What is our goal with marathon training? Well, yes, it is to finish as strongly as possible. Thanks to all the smarties out there 🙂 Let me rephrase, what is our end goal from a training standpoint? From the Hanson view it is to develop a high level of marathon readiness through the concept of cumulative fatigue.

Cumulative Fatigue: The development of fatigue through the long term effects of training which results in in a profound increase in running strength. In other words, it’s not one workout that makes you tired. Not one sticks out as being “the one” but rather you are fatigued/tired from the daily grind. The important aspect here is that you aren’t training too hard so that you are in a hole that you can’t get out of. And there it is, how do we train hard, but avoid overtraining. Well, Charlie, let’s find that golden ticket!

What makes cumulative fatigue work are four components, including balance, weekly mileage, consistency, and appropriate paces. Our first component is balance and balance alone has different meanings to runners. For our discussion, balance is referring to our balance of training paces, or workouts that we do. For Hanson followers, this is the SOS days. When we abandon a certain training pace, or load up on a certain workout, several things happen.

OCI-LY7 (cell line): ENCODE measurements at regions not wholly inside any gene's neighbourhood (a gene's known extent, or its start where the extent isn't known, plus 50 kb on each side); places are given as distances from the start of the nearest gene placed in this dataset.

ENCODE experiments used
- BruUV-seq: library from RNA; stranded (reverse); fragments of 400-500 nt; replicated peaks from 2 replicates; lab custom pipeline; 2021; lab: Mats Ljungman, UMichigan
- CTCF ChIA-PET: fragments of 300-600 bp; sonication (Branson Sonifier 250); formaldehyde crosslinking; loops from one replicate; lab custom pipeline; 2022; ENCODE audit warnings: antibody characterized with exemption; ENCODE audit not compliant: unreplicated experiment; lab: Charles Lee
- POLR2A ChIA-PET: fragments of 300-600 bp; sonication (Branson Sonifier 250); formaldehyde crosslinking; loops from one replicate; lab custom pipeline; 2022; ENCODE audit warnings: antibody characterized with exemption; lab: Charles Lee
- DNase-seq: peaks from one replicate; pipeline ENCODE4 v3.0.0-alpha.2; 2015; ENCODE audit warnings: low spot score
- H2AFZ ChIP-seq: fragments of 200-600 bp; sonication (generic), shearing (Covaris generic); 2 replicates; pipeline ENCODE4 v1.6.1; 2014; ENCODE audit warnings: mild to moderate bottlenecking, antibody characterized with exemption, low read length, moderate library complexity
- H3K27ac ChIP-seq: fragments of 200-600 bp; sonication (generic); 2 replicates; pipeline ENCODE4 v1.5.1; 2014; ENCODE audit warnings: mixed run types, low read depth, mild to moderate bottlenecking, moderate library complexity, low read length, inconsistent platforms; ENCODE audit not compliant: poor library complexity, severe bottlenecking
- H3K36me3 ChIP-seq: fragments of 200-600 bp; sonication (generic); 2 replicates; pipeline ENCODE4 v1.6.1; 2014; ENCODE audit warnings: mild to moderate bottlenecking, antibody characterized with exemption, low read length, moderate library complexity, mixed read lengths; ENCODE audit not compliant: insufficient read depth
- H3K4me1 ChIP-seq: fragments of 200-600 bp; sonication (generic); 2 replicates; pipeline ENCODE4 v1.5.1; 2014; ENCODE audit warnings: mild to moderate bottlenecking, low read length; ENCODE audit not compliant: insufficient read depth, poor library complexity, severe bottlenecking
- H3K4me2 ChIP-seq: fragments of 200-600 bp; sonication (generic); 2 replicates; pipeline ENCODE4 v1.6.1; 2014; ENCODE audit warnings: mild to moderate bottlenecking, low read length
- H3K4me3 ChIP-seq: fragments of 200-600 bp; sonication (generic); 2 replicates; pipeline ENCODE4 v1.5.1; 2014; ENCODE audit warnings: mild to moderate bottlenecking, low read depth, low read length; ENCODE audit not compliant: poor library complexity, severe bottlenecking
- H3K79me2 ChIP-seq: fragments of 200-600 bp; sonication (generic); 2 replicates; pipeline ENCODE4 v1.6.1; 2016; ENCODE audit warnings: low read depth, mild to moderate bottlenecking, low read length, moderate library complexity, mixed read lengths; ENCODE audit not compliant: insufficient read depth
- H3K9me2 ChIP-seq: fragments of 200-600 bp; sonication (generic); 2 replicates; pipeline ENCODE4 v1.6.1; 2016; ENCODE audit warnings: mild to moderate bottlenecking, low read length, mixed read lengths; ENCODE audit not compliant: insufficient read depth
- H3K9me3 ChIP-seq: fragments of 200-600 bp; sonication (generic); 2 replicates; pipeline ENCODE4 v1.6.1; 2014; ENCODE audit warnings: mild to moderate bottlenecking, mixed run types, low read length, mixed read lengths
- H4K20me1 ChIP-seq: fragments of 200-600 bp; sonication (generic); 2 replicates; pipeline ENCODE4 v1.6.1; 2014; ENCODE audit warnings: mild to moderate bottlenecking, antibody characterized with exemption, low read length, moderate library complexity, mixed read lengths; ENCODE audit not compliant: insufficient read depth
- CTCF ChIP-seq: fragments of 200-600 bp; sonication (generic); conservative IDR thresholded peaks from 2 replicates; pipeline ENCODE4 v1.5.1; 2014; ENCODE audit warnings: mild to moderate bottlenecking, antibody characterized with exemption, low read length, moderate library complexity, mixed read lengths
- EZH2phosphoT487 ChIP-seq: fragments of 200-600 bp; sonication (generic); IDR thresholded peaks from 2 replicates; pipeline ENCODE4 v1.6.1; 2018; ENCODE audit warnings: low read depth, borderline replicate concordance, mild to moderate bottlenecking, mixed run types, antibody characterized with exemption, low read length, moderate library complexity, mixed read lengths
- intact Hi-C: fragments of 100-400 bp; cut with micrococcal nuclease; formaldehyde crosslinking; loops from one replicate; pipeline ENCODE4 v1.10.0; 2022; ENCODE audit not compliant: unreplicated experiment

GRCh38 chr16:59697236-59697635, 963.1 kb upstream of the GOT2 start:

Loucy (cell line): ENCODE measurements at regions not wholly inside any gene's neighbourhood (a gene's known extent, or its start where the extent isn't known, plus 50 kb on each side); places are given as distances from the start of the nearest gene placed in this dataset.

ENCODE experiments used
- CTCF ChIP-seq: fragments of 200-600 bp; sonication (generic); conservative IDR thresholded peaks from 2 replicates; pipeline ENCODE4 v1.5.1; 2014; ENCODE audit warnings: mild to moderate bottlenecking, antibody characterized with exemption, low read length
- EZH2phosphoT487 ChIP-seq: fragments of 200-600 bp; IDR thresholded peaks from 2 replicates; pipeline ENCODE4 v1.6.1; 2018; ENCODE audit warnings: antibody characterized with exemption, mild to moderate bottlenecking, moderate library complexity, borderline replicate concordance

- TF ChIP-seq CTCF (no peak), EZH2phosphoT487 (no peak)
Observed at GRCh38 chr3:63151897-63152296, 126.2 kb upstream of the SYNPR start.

• Running the same paces all the time, or better yet, running hard (or easy) just makes you stale over time.
  • Excuse to skip out of certain training components. The biggest example here is only running hard days and leaving out easy days. this can be by choise or necessity because we ran too hard on the workout day!
  • Miss out on valuable training adaptations that occur throughout the spectrum of paces.
  • Cut ourselves short of developing “balanced” over the long term. Say you only do certain things during the marathon training. That’s great, you’ll probably be ok for that training block. However, now you want to run a series of 5k’s and 10k’s over the summer, but you can’t race yourbest because now you have to focus on building what you neglected during the marathon training. Keeping that balance can shorten your time needed for training blocks because you never skip out on one thing to make more room for another.